In the age of globalization, nationalization is seen as anathema to “development.” However, the current spate of oil price hikes warrants a re-examination of the concept of nationalization of the downstream oil industry to ensure affordability and accessibility of a very important product.
By DANILO ARAÑA ARAO
The spate of oil price hikes can still be reversed, if only the administration will heed the call to enact policies that will ensure the affordability and accessibility of petroleum products.
According to the Department of Energy (DoE), the government is “steadfast in its position of…giving deregulation a chance, thereby letting market forces determine the fate of the (downstream oil) industry. Indeed, prices are higher than it was prior to deregulation, but considering present conditions it is fair and actually lower than is expected under a regulated environment.”
This implies that government is expected not to do anything to control prices of petroleum products, in the hope that a rollback will happen once international crude prices go down.
Presidential Spokesperson Ignacio Bunye stressed that right now, “dialogue, discipline, solidarity and sacrifice are needed so that common solutions can be found involving the broadest range of affected sectors.”
As it is, government officials even stress that the public should be thankful that oil industry is now deregulated, since the consumers have more choices as to where to buy their petroleum products.
Such arguments have been going on since 1996, and it is necessary at this point to review the events related to the deregulation of the downstream oil industry.
The deregulation of the downstream oil industry started in April 1996 through Republic Act (RA) No. 8180. However, the Supreme Court (SC) declared this law unconstitutional in November 1997. According to the SC justices, there were provisions that failed to promote free competition, such as the minimum inventory requirement for oil companies and the higher tariff on imported refined petroleum products (7 percent ad valorem tax) compared to imported crude oil (4 percent).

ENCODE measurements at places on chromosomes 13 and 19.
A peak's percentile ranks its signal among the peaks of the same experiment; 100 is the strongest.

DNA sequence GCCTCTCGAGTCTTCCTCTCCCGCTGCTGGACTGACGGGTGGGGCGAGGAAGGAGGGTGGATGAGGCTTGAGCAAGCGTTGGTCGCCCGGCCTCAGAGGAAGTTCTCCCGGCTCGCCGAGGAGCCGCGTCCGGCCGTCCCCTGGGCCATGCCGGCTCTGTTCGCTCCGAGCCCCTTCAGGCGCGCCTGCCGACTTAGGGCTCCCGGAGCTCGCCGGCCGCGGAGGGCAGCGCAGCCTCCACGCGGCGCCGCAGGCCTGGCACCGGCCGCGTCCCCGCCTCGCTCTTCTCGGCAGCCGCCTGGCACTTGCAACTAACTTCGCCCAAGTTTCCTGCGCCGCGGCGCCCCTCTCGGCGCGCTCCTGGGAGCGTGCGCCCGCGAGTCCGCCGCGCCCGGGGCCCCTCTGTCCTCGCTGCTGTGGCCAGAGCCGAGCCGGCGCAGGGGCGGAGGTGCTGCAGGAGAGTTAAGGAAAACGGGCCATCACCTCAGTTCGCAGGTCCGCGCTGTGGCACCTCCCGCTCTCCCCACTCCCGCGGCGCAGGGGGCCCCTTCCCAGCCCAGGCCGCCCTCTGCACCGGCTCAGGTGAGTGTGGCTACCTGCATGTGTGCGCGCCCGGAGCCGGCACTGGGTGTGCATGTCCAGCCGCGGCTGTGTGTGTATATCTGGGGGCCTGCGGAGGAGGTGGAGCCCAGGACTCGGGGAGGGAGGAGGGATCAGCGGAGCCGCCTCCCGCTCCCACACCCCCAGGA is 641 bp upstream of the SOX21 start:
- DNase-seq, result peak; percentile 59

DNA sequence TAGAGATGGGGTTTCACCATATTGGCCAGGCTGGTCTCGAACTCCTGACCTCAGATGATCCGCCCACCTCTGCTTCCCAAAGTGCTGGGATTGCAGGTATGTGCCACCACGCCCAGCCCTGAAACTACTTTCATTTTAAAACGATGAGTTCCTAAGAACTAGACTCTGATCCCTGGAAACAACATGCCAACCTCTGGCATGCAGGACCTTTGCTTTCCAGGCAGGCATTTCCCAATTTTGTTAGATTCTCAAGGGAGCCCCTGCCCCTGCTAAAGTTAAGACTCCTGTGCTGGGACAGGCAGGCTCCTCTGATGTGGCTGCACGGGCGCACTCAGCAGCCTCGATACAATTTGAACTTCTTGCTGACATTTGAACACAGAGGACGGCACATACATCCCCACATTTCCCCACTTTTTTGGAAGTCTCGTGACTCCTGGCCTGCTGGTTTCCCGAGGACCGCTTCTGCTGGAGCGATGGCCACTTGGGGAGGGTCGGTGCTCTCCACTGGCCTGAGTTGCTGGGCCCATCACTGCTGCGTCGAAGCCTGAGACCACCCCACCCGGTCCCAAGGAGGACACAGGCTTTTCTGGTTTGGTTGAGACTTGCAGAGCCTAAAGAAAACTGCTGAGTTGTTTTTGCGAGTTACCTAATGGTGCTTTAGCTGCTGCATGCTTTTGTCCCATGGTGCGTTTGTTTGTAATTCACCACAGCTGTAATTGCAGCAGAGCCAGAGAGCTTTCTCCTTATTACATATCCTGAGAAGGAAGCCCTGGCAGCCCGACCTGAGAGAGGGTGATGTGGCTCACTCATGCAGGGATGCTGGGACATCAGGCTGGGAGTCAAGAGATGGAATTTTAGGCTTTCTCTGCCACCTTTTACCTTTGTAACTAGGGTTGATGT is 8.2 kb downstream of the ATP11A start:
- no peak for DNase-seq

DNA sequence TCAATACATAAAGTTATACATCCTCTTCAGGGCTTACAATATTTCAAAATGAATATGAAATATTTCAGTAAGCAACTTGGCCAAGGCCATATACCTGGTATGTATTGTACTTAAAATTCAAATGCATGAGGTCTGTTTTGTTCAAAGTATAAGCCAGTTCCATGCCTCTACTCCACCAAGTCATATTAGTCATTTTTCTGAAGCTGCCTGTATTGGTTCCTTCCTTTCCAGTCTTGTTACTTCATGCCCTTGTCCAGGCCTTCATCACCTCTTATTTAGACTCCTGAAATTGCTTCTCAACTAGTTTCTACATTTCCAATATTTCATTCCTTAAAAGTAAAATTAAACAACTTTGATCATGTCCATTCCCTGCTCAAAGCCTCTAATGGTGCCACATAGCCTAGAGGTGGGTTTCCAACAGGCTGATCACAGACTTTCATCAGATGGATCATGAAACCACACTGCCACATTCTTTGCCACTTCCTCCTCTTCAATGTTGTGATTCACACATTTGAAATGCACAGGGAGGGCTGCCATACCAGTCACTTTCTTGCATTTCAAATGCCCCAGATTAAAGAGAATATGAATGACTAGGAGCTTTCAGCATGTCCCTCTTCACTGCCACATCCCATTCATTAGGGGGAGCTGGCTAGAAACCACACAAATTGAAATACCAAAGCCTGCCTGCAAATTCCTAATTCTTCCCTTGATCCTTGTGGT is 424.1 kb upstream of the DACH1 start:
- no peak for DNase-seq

The high court likewise denounced the existence of a foreign oligopoly despite the entry of new industry players that belonged only to the “Lilliputian” league.
In February 1998, the Ramos administration approved RA 8479, the second law on downstream oil deregulation. An attempt was made to ask the SC again to nullify the law on the ground that there was only five-month transition period to full deregulation. This time, however, the SC dismissed the petition in December 1999, saying that the issue of oil deregulation is beyond its jurisdiction, among others.
According to the government, deregulation is necessary to depoliticize the pricing of petroleum products. Officials argue that the public must be acclimatized to frequent oil price changes based on the foreign exchange rate and world crude prices.
For them, competition among the oil companies will result in lower prices and better services. In the final analysis, the consumer will reportedly benefit due to increased choices.
The arguments for nationalization must be considered at this point when prices of petroleum products continue to increase, and as government officials claim that they cannot do anything to control the prices.